19 Teaching in Intersections  intersect  One entry found.  Main Entry:  to pierce or divide by passing through or across : cross  intransitive verb  1 : to meet and cross at a point  2 : to share a common area : overlap

20 Red Light Green Light: The Scenario  Imagine that the power has gone out in the city and four cars are sitting at a busy four way intersection. They have all arrived at the same time. There are no police officers around. No authorities to consult...  Who should go first?  What are the Economic, Social and Political ramifications of their decision to move forward? What if they fail to move?  This reinforces the concept of agency... that historical actors have and make choices.

21 Document Choices  At least three sides  Green: A side that wants things to change (go)  Red: A side that wants things to remain the same (stop)  Yellow: those trapped at the light on caution  Lastly, the individual who has moved into the intersection.

22 Red Light Green Light as a method of document analysis.  Red light Green light is a method of document analysis that allows students to practice reading comprehension skills and document analysis in a group setting. It has two layers...

23 Using the technique  The teacher reads or has a student read the document at certain junctures to gauge understanding they should stop and ask students to call out or hold up cards that show...

24 Using the technique: Red Light  red light, which means stop I need more explanation,

25 Using the technique: Green Light  green light, which means this makes sense lets keep going and...

26 Using the technique: Yellow Light  yellow light, which means I have a question I would like to ask.

27 Red Light Green Light: The Scenario

28 Andrew Jackson in the Intersection The Acquisition of Spanish Florida

29 Remember Spanish Florida 1819  This episode in American History could easily be called Andrew Jackson in the Intersection...

30 Manifest Destiny in the Intersection

31 Osceola in the intersection  The United States may have purchased Florida from Spain, but that meant little to many natives like Osceola an Alabama Creek who joined the Seminole tribe during the Second Seminole War from against the United States.

32 Osceola in the intersection  The government wanted to relocate the tribe to Indian Territory west of the Mississippi River. In 1837, Osceola agreed to peace talks with the American military under a flag of truce but the meeting proved to be subterfuge and General Thomas Jessup had him imprisoned instead. Osceola passed away soon afterward.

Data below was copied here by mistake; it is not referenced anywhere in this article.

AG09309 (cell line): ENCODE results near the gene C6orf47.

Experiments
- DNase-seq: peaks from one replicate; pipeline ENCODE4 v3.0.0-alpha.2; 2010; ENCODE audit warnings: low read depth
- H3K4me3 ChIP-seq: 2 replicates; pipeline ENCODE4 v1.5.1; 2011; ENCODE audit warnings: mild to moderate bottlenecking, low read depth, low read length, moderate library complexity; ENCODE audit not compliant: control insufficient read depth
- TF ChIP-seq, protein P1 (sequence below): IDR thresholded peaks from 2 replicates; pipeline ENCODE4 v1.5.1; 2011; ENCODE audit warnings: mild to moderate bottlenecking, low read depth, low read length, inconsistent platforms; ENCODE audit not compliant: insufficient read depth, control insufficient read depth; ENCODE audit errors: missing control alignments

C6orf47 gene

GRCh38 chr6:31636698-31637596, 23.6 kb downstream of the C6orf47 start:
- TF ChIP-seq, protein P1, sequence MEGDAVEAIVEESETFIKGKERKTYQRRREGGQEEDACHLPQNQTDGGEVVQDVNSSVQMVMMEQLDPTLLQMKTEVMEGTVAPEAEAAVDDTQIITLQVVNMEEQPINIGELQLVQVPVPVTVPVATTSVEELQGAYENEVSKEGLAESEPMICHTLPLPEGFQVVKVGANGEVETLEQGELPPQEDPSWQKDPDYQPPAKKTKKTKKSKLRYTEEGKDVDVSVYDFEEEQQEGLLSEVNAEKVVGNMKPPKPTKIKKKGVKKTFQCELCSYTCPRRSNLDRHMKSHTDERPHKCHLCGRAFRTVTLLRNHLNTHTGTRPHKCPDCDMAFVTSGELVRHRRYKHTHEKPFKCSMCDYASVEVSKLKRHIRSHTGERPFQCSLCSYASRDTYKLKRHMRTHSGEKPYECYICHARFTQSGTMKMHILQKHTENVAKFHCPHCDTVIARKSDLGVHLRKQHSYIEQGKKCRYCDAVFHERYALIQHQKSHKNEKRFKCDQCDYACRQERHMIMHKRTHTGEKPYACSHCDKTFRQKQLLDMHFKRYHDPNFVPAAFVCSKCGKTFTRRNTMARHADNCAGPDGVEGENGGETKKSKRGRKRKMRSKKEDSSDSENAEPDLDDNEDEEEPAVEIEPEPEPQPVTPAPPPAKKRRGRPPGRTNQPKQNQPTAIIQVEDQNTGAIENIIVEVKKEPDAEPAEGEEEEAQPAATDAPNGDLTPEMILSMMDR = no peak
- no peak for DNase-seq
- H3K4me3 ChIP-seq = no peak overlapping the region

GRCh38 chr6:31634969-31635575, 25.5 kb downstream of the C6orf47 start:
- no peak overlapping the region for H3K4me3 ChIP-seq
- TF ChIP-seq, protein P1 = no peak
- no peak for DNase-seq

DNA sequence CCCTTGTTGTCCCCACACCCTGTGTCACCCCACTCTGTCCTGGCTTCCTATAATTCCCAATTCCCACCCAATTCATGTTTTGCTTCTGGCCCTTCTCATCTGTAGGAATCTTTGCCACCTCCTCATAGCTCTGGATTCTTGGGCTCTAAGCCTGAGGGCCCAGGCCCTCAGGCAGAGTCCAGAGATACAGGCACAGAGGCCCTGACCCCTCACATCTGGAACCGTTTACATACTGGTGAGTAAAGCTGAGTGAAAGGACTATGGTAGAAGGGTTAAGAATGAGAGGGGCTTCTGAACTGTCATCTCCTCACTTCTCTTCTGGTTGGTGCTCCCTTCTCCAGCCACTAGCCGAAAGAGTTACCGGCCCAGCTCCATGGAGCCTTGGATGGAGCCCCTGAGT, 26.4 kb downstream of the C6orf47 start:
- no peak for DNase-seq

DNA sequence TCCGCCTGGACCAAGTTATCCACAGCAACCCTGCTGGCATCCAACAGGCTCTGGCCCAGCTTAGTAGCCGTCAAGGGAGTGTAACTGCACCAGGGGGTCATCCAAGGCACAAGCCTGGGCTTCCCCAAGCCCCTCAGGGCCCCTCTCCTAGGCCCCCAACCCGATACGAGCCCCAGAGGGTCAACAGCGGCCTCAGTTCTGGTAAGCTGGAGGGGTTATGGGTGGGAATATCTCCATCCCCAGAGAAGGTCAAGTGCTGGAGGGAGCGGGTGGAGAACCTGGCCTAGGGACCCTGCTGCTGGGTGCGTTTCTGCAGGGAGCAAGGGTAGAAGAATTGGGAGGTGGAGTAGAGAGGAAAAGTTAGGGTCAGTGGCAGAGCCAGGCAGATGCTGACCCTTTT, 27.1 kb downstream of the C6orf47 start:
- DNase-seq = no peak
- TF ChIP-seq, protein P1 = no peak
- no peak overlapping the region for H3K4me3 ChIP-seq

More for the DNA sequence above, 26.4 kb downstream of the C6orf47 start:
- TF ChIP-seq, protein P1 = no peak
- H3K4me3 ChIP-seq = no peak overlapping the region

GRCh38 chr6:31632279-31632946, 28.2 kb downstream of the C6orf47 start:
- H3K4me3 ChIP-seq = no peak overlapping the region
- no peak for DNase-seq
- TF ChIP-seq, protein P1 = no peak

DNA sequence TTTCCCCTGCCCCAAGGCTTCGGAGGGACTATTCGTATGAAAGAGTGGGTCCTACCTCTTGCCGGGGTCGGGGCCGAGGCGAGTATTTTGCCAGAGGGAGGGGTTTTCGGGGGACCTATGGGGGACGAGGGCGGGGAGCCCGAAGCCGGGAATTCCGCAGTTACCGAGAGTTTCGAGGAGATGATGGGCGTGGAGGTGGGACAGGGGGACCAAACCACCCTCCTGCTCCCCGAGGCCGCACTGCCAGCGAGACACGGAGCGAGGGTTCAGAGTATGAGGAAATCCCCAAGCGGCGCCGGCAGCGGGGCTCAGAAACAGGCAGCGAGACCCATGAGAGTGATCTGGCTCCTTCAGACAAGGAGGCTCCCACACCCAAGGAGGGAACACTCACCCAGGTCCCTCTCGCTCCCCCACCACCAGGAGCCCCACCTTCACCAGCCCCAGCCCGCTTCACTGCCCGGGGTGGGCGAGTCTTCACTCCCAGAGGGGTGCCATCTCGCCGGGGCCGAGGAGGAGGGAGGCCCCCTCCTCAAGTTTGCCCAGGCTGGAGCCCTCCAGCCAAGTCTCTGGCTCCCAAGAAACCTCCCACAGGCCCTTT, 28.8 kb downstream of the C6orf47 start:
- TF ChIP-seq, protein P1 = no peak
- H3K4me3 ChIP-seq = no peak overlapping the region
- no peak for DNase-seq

33 Florida in the Intersection  Mexico was not the first time slavery and expansion would be linked. During the Seminole War American military commanders worried what impact the so called “Black Seminoles” would have on slavery. "This, you may be assured,” warned General Thomas Sydney Jessup in a candid letter after being appointed to head up the Government’s campaign against the Seminoles, “is a negro, not an Indian war; and if it be not speedily put down, the south will feel the effects of it on their slave population before the end of the next season.”

34 The First Emancipation Proclamation?  “[T]hat all Negroes the property of the Seminole...who...delivered themselves up to the Commanding Officer of the Troops should be free."  - General Jesup  It was remarkable. By making a battlefield decision to offer freedom to blacks who surrendered, Jesup enacted the first and only emancipation of rebellious blacks on American soil prior to the Civil War. The largest, most organized, and most violent slave uprising in U.S. history had produced a concession of freedom. In essence, the Black Seminole portion of the uprising was a victory.

35 “Jesup's Proclamation”  “Jesup's Proclamation,” as it came to be known, pre- dated Lincoln's by twenty-five years. In more ways than one the Black Seminoles were pioneers on the American frontier. Jesup didn't do this out of abolitionist spirit. He did it for very pragmatic reasons.  “The negroes,” he confided in a letter, “have, for their numbers, been the most formidable foe, more bloodthirsty, active, and revengeful, than the Indians.... The negro, returned to his original owner, might have remained a few days, when he again would have fled to the swamps, more vindictive than ever.... Ten resolute negroes, with a knowledge of the country, are sufficient to desolate the frontier, from one extent to the other."